The U.N. health agency praised world leaders for a 'historic' commitment to working together against future pandemics.
Almost all of the most popular international organizations have more than 10 million followers combined, but new platforms are targets for community and re-engagement.
The co-chairs of a negotiating panel said there's been a healthy exchange of ideas and concerns among 194 nations.
The 76th World Health Assembly ended after moving to strengthen its budget and broaden access to health care.
The COVID-19 pandemic brought into sharp focus many of the world's glaring inequalities in health care and access to products such as vaccines, therapeutics and tests.
Heavy rains and warmer temperatures make it easier for the bacteria that causes cholera to spread, posing a major setback for global efforts to eradicate the disease.
More than 4.5 million pregnant women and babies die each year during pregnancy, childbirth or during the first few weeks of life – about one death globally every seven seconds.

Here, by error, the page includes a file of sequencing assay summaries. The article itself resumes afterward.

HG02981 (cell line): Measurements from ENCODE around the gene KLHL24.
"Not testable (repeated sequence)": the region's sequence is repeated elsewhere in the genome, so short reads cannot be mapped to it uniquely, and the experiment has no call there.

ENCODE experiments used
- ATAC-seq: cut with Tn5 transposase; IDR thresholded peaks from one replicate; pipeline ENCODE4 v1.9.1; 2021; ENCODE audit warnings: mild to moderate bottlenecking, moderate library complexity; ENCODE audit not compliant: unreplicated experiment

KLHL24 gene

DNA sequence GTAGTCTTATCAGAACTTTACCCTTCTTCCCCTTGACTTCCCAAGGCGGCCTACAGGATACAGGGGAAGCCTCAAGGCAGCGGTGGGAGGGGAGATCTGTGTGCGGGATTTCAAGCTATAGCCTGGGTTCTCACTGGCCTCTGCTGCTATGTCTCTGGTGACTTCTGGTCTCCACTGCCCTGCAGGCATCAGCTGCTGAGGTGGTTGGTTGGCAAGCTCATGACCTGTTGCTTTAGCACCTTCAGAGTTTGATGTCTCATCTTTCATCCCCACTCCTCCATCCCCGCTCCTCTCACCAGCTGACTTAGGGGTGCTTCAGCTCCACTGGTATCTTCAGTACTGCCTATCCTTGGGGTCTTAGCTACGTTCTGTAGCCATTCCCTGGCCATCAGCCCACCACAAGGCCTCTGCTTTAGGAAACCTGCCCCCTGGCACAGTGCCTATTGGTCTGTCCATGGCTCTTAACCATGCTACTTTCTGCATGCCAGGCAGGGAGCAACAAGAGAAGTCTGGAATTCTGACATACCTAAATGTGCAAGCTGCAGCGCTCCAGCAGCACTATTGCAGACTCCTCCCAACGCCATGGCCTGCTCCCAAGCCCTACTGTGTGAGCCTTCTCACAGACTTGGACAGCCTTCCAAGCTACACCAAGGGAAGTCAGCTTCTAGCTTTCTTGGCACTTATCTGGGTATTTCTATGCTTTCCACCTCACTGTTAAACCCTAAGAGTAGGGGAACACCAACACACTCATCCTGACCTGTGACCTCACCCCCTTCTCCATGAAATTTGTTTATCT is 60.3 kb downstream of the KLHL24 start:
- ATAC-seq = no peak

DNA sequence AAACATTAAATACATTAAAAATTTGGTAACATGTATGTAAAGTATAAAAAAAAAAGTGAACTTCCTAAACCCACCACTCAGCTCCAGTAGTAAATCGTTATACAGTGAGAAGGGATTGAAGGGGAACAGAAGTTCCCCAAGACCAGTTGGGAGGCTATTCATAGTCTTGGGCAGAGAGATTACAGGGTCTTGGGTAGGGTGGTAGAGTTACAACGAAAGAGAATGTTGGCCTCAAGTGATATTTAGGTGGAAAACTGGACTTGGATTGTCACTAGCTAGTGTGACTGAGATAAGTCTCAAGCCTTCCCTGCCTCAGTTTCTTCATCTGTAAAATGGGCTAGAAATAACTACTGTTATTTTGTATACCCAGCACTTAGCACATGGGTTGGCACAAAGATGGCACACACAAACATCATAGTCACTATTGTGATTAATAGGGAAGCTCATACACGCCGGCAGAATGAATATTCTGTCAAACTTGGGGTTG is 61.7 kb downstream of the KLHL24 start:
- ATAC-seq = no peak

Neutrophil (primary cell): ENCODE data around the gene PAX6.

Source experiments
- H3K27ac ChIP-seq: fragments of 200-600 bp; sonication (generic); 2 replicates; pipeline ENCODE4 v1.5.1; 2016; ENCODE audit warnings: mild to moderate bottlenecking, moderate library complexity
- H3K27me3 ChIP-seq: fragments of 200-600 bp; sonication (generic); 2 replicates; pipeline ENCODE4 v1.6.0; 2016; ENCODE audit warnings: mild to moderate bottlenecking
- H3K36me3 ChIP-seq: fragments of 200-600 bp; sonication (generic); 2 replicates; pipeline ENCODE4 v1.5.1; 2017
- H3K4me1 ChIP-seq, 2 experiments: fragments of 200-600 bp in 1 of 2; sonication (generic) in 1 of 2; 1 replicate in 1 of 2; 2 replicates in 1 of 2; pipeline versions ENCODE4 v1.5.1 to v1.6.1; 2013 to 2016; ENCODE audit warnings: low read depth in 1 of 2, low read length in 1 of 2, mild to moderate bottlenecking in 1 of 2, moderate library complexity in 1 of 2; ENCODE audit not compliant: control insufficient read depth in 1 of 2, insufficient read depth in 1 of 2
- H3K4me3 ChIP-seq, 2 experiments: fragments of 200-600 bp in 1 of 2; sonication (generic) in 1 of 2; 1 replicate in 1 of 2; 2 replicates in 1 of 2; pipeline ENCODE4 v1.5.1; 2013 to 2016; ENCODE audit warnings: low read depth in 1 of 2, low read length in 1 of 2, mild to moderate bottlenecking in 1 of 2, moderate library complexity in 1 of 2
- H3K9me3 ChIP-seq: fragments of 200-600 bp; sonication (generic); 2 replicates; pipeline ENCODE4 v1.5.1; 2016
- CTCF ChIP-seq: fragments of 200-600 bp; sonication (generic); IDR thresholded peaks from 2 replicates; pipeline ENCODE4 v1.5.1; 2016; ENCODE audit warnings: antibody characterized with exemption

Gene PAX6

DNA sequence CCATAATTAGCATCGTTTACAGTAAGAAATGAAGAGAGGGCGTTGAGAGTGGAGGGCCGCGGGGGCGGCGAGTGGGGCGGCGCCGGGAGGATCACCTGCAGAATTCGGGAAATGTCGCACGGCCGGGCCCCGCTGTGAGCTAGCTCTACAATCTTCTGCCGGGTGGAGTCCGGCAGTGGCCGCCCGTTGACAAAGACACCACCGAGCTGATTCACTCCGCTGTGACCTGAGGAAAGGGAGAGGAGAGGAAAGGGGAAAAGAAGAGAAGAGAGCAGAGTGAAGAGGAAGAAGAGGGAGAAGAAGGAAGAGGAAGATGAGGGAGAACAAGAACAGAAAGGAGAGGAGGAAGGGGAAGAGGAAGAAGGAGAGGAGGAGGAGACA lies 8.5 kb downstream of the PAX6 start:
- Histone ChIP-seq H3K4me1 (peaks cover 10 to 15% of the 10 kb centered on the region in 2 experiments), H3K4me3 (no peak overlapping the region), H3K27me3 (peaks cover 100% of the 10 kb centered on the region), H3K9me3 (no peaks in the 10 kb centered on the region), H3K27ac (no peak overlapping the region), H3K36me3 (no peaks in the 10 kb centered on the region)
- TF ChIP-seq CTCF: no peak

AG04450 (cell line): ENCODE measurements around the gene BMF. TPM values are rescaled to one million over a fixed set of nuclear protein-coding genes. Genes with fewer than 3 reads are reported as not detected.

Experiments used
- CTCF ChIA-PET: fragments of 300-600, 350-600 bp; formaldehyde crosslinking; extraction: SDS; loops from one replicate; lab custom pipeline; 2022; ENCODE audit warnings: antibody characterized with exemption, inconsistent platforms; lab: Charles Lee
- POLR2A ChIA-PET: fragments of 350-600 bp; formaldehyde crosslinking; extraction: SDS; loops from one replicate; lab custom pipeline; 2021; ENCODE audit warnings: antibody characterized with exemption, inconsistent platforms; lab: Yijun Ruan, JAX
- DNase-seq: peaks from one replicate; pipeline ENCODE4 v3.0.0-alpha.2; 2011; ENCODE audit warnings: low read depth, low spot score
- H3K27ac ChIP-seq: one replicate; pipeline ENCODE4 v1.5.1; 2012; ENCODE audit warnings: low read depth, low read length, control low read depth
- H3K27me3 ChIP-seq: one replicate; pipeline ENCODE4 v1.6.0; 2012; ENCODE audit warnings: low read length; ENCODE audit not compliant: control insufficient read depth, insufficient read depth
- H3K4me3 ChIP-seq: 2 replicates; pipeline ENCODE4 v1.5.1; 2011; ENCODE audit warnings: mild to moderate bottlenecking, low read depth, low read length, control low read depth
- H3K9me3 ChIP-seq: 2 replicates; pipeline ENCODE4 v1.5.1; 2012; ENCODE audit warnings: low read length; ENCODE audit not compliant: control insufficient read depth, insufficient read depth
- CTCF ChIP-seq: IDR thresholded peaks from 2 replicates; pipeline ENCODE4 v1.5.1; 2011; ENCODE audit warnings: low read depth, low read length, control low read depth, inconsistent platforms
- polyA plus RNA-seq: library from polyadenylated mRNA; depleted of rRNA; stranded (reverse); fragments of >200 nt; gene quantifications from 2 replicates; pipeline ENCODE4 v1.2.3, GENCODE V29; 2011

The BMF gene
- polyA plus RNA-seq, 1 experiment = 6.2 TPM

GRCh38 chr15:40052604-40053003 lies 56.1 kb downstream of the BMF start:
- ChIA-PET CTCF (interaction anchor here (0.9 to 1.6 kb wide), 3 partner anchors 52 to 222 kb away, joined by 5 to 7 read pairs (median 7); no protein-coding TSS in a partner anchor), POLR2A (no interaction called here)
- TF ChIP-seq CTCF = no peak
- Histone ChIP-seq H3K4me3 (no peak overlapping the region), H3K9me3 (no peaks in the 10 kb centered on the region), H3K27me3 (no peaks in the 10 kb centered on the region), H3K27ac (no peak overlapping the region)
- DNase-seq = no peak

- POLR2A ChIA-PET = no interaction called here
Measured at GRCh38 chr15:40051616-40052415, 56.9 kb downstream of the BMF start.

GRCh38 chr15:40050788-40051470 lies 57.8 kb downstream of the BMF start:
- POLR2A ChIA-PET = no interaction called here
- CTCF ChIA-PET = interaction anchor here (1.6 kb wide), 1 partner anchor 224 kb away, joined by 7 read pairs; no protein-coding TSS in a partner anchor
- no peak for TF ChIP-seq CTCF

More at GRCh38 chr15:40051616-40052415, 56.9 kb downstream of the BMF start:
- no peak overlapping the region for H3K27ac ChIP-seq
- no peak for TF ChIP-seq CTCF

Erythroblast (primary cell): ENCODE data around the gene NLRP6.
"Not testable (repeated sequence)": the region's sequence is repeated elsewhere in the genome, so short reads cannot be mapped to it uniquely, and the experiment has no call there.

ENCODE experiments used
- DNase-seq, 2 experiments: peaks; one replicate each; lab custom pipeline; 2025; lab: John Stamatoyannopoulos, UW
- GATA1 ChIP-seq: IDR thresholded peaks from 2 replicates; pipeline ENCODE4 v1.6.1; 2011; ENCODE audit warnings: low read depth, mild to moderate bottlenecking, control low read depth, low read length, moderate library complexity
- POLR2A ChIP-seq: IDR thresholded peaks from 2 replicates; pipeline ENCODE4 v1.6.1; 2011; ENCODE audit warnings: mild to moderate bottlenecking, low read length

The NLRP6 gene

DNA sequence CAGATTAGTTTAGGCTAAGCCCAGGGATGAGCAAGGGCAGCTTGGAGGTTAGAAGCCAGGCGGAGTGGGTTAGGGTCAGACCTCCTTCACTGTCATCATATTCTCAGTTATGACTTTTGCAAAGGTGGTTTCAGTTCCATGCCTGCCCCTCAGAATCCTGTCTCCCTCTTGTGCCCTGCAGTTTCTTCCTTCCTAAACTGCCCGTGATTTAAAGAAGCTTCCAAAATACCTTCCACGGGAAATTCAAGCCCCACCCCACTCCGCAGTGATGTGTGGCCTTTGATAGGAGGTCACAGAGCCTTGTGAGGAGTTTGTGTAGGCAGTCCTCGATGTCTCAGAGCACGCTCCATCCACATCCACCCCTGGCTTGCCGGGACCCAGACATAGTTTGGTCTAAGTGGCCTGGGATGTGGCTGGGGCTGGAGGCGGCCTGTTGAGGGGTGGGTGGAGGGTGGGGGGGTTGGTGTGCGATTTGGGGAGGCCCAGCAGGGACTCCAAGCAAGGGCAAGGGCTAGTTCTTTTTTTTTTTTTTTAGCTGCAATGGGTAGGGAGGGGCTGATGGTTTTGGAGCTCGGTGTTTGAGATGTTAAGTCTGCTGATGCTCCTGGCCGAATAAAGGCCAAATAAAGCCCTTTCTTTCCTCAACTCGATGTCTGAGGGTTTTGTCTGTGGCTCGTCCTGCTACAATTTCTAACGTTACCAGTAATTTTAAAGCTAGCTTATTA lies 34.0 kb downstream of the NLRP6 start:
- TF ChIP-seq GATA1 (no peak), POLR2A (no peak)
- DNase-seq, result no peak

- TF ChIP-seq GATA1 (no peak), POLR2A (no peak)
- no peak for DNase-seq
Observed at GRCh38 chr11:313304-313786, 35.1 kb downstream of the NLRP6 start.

Though the emergency phase is over, the World Health Organization's pandemic designation still holds.
Most of Khartoum, Darfur and North Kordofan are too dangerous to operate in, the U.N. refugee agency said.
Low rainfall and high evaporation rates 'would not have led to drought at all in a 1.2° C. cooler world,' scientists concluded.
As the World Health Organization celebrated its 75th anniversary – commemorating World Health Day and the day its constitution took effect, recognizing health as a human right – the COVID-19 pandemic's lessons were inescapable.
World Health Organization Director-General Tedros Adhanom Ghebreyesus offered three lessons the world must learn to be able to effectively cope with future global health crises.
The staggering numbers include 129,000 people "facing starvation and staring death in the eyes," while 11.9 million children under five likely will face acute malnutrition in 2023.
The global health organization said it plans to hold a closed-door election to replace Dr. Takeshi Kasai in October.
The treaty takes aim at the huge inequalities in health care and access to products such as vaccines, therapeutics and tests that the COVID-19 pandemic brought into sharp focus.
The U.N. health agency says it updated its plans based on China's response but there's been "no quiet shelving of any plans" for investigating how the COVID-19 pandemic began.